Call cRm.Floor.Add(Gold, 100, 10) Let’s walk through what is happening here:
1) cRm: returns that instance of the cRoom class
2) Floor: returns a Collection (named cItems). Right here the “Property Get Floors()” method is being called. NOTE: cItems is a Collection and cItem is a class.
3) Add: this is a method of the cItems Collection and since that is what we just referenced in the last step, that is what we have access to. This time the “Public Function Add()” function is being called. Inside that function, some of the properties are being set in there and then a cItem class is returned. Also, note that inside the Add Function a new cItem was created. That means that the Class_Initialize event was raised inside cItem (although there is nothing in it in our example).
Enum:One other thing worth mentioning on the “Call cRm.Floor.Add(Gold, 100, 10)” line is the use of “Gold”. Inside the cItem class is an Enum. Incase you don’t know, an Enum (Enumeration) allows you to assign names to numbers. It is better than using a String to hold “Gold” because strings are slow. The other advantage is that the user gets a pop up menu of all the possible values for that Enum. This is the same as declaring: “eVar As VbMsgBoxResult”. When you type “eVar =” in VB6 you get a drop down with all the possible values for that variable. In reality eVar is just an Integer or Long data type, but declaring it as VbMsgBoxResult adds ease of use while programming.
Set cBadGuy = New cEnemy: Create a new instance of the cEnemy class and call it cBadGuy. The Class_Initialize event of cEnemy is being fired here.
cBadGuy.Difficulty = 40: Assign a difficulty level to the enemy. Here the Property Let method is being called because we are assigning a new value to the property.
bCharacterWon = mcGame.Duel(mcChar, cBadGuy): This calls the Duel method inside the cEngine class. It accepts a cCharacter and a cEnemy class as parameters.
Inside the function we raise an event called “DuelStart” and pass a local variable “bCancel”. Read the next section to learn more about events.
If bCancel is False after the event, then we go ahead an proceed with the duel. There is not code for it, but we have both the objects we need. We could use the .Level property of the Character and the .Difficulty level of the to take random amounts of damage away from each player.
To add an event to your class, all you need to do is add a line with this format to the General Declarations section (next to your modular level variables): “Public Event MyEvent(ByVal Argument1 As DataType, ByVal Argument2 As DataType)”. You can also use ByRef for the arguments that we want the user to be able to change (even though we will often be the only user).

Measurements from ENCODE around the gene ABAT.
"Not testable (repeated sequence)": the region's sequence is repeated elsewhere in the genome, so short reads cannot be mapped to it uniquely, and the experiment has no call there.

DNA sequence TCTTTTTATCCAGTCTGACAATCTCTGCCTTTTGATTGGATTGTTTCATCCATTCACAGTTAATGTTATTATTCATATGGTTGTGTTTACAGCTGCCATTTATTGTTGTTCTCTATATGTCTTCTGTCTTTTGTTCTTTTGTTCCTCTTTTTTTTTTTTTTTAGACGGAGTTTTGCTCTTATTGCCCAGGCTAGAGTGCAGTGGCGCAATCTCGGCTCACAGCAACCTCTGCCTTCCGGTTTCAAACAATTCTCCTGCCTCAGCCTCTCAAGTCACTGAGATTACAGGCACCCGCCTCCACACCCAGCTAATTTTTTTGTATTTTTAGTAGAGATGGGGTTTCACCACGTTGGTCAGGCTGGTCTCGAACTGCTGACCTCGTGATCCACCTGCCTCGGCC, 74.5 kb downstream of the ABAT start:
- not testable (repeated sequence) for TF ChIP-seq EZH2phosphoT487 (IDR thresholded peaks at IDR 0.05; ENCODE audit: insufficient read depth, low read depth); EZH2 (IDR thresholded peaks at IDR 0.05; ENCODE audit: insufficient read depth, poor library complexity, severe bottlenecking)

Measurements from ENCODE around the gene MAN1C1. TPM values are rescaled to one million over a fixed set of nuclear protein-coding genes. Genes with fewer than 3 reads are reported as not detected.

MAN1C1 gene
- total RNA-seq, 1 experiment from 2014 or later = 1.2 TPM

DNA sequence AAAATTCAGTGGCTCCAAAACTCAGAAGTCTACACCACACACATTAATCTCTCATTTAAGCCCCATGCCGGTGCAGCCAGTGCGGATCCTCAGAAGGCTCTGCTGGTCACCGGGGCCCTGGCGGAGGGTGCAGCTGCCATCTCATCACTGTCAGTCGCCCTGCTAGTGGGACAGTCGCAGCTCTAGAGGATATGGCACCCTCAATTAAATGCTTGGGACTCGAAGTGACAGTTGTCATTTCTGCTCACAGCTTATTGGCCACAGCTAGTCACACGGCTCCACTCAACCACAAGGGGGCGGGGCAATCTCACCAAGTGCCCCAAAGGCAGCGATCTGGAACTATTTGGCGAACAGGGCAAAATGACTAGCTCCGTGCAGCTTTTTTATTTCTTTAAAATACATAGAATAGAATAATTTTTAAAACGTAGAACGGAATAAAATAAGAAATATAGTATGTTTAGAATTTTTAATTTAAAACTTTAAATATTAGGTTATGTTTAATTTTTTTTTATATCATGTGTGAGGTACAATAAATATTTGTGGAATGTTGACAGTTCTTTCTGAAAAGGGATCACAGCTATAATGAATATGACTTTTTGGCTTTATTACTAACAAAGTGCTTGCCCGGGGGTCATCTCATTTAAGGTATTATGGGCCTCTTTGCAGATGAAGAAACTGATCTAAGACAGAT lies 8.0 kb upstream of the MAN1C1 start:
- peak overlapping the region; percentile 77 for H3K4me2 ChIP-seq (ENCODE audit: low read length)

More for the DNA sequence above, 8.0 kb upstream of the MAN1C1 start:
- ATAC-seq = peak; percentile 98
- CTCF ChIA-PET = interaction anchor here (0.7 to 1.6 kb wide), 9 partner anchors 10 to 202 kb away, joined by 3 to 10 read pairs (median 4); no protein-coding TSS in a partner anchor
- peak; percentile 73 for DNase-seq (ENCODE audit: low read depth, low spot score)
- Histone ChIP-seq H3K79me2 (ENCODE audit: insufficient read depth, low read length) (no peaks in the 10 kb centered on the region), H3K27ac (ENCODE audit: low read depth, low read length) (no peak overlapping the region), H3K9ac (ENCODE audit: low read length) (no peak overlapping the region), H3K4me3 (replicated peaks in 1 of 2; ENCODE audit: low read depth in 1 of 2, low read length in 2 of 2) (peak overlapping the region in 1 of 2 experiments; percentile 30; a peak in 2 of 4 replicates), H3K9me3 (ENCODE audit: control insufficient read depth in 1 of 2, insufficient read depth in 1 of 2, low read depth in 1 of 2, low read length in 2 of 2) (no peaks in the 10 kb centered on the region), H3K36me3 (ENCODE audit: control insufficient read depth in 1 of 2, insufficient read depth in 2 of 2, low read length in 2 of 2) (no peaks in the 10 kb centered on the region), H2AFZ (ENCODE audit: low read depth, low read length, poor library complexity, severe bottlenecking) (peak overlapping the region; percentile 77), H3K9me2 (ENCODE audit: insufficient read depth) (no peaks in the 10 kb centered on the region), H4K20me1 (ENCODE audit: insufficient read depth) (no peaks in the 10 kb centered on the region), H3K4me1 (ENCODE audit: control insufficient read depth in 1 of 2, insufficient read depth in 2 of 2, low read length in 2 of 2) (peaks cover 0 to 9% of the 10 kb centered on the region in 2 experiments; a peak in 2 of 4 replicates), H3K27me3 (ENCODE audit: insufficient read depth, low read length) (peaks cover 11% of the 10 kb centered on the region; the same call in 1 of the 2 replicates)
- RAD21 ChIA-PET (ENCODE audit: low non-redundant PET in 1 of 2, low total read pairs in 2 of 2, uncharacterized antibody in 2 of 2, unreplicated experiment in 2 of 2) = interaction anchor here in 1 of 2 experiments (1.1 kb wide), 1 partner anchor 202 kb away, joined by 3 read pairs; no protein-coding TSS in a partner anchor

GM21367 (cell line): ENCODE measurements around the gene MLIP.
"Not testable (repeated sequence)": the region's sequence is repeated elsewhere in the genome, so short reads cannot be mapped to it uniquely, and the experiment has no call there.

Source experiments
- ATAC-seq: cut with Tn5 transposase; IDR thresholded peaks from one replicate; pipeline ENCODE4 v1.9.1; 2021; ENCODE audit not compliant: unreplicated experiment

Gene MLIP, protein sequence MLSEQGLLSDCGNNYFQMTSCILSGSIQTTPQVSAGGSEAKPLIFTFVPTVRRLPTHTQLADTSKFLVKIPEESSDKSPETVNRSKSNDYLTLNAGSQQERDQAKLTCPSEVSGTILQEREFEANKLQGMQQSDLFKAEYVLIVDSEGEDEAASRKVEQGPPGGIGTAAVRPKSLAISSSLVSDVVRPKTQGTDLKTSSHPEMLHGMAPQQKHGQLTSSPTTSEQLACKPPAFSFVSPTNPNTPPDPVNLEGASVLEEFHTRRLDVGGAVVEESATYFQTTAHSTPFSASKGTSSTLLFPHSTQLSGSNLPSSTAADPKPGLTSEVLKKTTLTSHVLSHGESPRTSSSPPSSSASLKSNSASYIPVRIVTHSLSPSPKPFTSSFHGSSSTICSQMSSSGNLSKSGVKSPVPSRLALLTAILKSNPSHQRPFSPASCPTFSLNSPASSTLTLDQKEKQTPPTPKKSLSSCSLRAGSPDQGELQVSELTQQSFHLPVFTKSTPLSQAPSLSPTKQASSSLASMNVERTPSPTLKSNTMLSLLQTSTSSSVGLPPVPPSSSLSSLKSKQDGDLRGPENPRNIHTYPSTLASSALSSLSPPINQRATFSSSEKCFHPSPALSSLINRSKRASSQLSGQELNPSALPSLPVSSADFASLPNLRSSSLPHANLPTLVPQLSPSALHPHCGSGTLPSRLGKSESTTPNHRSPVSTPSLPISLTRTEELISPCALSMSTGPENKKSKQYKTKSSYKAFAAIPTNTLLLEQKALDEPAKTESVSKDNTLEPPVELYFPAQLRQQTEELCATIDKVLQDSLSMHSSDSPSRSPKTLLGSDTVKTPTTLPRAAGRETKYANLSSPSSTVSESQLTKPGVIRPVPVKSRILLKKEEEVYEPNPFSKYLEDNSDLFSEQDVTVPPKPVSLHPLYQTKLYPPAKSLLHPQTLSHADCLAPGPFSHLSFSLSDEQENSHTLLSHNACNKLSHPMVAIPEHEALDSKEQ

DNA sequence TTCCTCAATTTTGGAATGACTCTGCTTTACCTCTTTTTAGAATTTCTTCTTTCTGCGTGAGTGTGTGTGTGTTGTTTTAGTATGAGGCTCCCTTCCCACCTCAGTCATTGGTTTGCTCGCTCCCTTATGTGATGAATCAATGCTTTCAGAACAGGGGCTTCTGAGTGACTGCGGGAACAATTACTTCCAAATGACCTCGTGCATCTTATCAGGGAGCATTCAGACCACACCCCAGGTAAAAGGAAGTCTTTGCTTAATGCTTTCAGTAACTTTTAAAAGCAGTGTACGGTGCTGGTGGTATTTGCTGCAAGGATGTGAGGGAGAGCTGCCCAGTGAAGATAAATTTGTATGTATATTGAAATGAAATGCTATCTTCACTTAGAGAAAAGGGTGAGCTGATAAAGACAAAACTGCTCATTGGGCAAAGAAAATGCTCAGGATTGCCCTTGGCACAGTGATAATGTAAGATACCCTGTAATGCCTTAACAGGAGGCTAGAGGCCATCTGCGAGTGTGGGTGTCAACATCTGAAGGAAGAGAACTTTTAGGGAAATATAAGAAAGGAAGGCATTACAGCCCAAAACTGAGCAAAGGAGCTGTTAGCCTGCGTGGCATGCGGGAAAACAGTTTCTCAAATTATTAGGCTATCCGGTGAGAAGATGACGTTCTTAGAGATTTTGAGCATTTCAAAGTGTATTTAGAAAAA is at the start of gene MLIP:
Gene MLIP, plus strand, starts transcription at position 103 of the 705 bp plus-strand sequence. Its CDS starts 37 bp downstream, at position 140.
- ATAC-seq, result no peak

To make the events available to the form that is implementing the class, you have to use the WithEvents keyword. Inside your form you should have a line that looks like this “Private WithEvents cTestClass As cMyClass”
In the example class we use the “DuelStart” event to show when a duel has started (obviously ). In the declarations section of the cEngine class, we have this line “Public Event StartDuel(Cancel As Boolean)”. That is the declaration of the variable.
All we have to do to raise the event is…VB Code:
- Dim bCancel As Boolean
- RaiseEvent StartDuel(bCancel)
We can raise this event from anywhere in class that is appropriate. A local variable is passed ByRef because we want the user to be able to change the value of the variable and we need to know whether to continue with the duel or not.
Using properties and events in Forms: Everything discussed here can applied towards normal forms (and User Controls). You can add properties and events to your Form the exact same way we did in this class example. This is especially useful when making a small form in your program that acts like a dialog:VB Code:
- Dim f As frmAbout
- Set f = New frmAbout
- Load f
- ‘ Set some variables before showing
- f.UserName = “Joe”
- ‘ Show the form
- f.Show vbModal, Me
- ‘ Use the variable that would have changed while
- ‘ the form was open.
- cmdExit.Caption = “Goodbye ” & f.UserName
- Unload f
The reason we can apply all the same things to a form is because a Form IS a Class. Just think about it, forms have properties, events and methods just like a class.
Thanks for taking the time to read this tutorial/example. If you spotted any errors please feel free to PM me because I know there are some in there (considering I wrote this in a rush ). If you have any suggestions let me know, also. Or if you just liked it you can drop me a line. People also like to know when their work is appreciated .
I hope you enjoyed this venture into some of the aspects of Object Oriented Programming in VB6.
Nice beginner tutorial on classes EyeR, I just would like to make a couple of comments if I may. You stated that a method is either a Sub or a Function which is basically correct however only a Public Sub/Function will be a method. A Private Sub or Function is not considered to be a method since it can’t be called from the outer world (from anywhere except from inside the class).
There is also possible to have a method or property declared as a Friend (instead of Private or Public). This will only be useful if you would create a component like an ActiveX DLL/EXE or an ActiveX Control. A Friend can only be called from modules (classes, usercontrols, Forms, or regular BAS modules) that belongs to the same project and not by projects that reference the component. It’s also allowed to have for example Property Get declared as public and Property Let declared as Friend, which means that from the outer world (the project that reference the compiled DLL or OCX) the property will be read-only, while still allowing other classes (or other modules) inside the same project change the property value. So for example a collection class could be able to write to a property value of the contained objects while a project referencing the collection only can read the property value.